‘From Bark to Bottle’: First tourism program around the culture of cork

Article published at Catalan News Agency (ACN), 13th June 2016.

Photo: A group of tourists attending the program ‘From Bark to Bottle’ (by ACN)

Barcelona (CNA).- The first group of American tourists came to Catalonia this Monday with the ‘From Bark to Bottle’, a pioneering initiative which aims to shine light on the value and culture of cork.  About ten people witnessed the extraction of the cork tree during a visit made to the Mas Plaja Forallac, in the Baix Empordà region in north-eastern Catalonia. The program, promoted by the American Cork Forest Conservation Alliance (CFCA) and Consortium of ‘Les Gavarres’, a mountain massif in Catalonia, also wants to show the richness of the land, and at the same time, raise funds for the conservation of the mountain. One of the main objectives is promoted by the CFCA since 2008 has been to educate Americans on how cork is made: trees are not cut to create the product. In fact, for the environmentally friendly, the director of the CFCA, Patrick Spencer has specified that they will not increase the number of tours nor make them bigger to not impact the environment too negatively, but also to keep the tours “intimate”.

This year, three more trips will be organized for a total of 40 people to stay in Catalonia, Extremadura and Andalusia. ‘From Bark to Bottle’ wants show the ethnological richness of cork and that which the cork industry represents. That is why they have organized four trips from the US to teach participants about the process of obtaining and processing of cork in three regions, Catalonia, Extremadura and Andalusia. The first group arrived on Monday and have begun to visit in Catalonia at Mas Plaja Forallac (Baix Empordà). For four days, they will visit towns such as Palafrugell, Palamos or Cassa de la Selva, which is the last part of this experience, as they have already been in the other two regions.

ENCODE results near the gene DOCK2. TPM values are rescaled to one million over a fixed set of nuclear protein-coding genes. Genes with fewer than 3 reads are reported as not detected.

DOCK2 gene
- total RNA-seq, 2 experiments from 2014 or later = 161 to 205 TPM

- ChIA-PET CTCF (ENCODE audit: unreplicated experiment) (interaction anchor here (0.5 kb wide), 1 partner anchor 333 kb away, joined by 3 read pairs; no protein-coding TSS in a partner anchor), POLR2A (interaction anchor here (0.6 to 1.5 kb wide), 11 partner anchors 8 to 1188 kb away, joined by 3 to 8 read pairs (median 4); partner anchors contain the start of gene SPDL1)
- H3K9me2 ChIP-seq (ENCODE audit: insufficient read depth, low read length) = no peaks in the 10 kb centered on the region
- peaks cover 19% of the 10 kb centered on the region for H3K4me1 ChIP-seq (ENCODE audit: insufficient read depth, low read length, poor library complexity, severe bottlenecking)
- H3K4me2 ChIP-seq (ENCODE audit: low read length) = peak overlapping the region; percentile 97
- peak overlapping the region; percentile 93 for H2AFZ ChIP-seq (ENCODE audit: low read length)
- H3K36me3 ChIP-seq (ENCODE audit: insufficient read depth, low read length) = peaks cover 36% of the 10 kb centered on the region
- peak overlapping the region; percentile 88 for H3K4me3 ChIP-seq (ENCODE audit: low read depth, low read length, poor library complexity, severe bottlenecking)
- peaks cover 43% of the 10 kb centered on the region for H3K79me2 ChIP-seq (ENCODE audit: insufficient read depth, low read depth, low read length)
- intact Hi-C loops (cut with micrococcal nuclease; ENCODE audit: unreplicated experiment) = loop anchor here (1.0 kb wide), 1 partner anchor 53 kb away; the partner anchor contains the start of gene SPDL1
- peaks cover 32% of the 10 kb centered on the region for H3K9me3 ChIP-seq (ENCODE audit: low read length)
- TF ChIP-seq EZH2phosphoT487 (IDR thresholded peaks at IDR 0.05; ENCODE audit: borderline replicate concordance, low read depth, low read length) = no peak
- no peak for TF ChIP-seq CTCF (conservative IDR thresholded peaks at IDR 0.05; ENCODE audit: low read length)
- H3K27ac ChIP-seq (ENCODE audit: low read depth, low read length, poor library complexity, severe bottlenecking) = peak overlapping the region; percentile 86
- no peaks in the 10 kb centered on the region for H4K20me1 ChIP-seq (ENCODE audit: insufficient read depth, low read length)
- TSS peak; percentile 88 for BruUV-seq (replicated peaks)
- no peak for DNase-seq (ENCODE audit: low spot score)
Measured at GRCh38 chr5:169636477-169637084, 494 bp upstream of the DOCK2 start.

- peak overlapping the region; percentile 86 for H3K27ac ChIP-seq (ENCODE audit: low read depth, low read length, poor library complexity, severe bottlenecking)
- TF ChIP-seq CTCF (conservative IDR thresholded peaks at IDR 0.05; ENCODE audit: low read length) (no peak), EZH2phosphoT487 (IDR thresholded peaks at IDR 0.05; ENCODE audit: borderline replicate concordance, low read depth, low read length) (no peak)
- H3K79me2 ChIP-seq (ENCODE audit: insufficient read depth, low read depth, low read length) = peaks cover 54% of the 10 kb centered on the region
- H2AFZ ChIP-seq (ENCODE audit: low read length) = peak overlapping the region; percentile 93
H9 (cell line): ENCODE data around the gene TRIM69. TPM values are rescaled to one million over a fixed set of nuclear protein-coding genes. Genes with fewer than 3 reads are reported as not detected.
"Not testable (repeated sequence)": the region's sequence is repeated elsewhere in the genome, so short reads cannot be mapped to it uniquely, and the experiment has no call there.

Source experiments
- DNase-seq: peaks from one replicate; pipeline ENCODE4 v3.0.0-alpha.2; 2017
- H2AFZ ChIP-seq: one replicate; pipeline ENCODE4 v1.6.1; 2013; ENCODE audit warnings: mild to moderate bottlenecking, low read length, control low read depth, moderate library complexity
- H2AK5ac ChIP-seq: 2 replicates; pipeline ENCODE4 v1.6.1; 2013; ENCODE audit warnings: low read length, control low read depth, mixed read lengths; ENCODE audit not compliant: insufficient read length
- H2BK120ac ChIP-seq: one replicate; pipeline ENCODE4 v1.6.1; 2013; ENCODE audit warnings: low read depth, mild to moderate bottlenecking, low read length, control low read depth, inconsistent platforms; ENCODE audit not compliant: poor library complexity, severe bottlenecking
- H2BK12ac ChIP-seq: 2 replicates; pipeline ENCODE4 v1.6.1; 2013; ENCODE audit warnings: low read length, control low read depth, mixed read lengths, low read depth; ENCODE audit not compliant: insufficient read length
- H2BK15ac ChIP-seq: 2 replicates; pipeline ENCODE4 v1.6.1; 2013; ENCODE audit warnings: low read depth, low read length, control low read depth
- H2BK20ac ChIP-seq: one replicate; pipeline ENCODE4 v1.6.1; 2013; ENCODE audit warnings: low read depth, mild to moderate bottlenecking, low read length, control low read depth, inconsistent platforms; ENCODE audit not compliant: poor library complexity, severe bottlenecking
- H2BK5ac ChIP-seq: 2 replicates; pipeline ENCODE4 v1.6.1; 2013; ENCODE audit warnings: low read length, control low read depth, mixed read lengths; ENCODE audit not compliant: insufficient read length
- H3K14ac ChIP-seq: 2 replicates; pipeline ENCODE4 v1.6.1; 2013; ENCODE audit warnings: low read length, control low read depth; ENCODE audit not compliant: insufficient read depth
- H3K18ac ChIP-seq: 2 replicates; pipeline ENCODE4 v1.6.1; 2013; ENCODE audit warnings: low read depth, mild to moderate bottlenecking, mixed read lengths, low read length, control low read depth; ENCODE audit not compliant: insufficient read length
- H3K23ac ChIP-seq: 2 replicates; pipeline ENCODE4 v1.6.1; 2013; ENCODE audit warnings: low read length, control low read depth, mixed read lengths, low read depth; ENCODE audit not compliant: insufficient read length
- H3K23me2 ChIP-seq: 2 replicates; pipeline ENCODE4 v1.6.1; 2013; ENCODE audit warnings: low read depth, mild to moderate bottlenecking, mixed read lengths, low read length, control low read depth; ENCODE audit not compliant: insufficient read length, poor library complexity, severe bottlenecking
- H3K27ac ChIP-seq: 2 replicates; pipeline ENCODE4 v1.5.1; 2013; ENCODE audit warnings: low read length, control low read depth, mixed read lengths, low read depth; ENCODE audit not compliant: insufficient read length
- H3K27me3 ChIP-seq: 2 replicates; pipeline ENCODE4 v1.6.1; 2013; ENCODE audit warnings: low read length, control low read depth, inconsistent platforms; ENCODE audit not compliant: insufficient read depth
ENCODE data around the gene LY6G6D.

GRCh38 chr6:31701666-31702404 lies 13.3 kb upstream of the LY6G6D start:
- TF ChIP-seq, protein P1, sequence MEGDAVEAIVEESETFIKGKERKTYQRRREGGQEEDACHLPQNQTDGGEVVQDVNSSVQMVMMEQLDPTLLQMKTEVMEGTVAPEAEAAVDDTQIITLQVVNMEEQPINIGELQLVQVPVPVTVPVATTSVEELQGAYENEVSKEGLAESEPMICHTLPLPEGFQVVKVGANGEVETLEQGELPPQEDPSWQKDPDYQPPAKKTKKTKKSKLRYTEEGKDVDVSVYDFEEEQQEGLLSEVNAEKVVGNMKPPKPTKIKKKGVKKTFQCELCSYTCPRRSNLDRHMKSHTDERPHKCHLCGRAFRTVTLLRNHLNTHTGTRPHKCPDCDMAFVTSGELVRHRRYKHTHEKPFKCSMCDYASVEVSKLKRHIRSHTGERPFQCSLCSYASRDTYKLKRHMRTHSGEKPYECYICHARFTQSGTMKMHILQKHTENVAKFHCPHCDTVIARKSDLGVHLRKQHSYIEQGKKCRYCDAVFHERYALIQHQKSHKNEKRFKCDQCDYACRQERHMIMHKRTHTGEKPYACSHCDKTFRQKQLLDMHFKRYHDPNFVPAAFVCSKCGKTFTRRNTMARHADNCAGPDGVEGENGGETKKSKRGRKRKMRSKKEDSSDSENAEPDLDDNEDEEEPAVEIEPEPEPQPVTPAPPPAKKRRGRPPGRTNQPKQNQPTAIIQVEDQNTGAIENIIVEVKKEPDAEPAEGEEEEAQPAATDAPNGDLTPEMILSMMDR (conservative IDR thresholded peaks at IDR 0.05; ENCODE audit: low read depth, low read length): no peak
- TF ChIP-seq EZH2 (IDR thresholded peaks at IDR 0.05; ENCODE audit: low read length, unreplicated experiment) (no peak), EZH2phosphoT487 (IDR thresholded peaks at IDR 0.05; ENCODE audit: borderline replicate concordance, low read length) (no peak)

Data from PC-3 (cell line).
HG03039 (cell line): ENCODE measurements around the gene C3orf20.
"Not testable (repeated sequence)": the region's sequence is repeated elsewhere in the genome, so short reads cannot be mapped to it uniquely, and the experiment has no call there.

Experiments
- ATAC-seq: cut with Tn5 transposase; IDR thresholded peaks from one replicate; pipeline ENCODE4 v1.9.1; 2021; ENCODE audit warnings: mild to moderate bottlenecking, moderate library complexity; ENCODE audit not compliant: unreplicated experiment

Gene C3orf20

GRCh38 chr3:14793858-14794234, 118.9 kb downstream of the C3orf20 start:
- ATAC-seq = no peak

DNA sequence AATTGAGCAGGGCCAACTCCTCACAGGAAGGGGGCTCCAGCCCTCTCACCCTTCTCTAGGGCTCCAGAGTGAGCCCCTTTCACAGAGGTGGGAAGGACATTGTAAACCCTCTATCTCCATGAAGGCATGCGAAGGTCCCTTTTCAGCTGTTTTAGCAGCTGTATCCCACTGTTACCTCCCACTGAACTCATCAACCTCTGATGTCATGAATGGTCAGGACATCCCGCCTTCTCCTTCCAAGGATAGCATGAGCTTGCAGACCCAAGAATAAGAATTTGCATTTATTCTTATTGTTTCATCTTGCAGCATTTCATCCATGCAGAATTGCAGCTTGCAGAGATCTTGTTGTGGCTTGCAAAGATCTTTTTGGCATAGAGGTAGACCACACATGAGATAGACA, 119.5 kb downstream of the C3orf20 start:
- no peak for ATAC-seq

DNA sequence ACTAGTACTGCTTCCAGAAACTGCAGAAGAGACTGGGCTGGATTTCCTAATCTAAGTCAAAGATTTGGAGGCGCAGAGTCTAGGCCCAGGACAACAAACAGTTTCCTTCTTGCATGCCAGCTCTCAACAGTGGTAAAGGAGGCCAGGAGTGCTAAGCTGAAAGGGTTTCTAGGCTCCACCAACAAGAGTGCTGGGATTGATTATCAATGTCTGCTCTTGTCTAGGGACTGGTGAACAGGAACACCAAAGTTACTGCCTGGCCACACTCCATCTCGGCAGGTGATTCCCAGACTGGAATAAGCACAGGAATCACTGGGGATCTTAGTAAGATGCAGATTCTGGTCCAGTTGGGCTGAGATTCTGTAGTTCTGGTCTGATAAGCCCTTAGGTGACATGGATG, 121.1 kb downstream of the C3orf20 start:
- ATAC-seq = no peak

The Cork Forest Conservation Alliance (CFCA) has been working since 2008 to end the ignorance in the US about the cork industry. In a context so far removed from the Mediterranean culture, there is a belief among consumers and businesses that the extraction is done like how one gets material from the rest of trees, that are cut down for cork specimens. The director of the CFCA, Patrick Spencer, has admitted that this is in fact a problem because many users do not buy products containing cork, for example wine bottles, thinking that this will help save trees. “Cork is a unique product, and because of this we have decided to promote the project to teach them that it is not so (as they think it is)”, stated Spencer.

One of the participants, Robin of New York, explained that she thinks she will never again buy a wine bottle without a cork made of the same material. “I was totally unaware of the hard work that is in the process; for people who care about the environment, it is important to explain the sustainability of the whole process,” she added. She also asserted that that she wants to tell her friends about the importance of using cork, not only environmental terms, but also in terms of culture and economy of the area.

Last year, the New York Times did a story about the program, and, in no time, the Cork Forest Conservation Alliance (CFCA) had already exhausted the spaces of the four trips this year. When asked if they are planning more in a year, Spencer responded: “The more people we bring, the greater the (negative) impact on the environment, and the smaller the experience of every visitor, we want to continue to be an intimate format.”

A project that allows to collect funds for conservation


Read the full article here.

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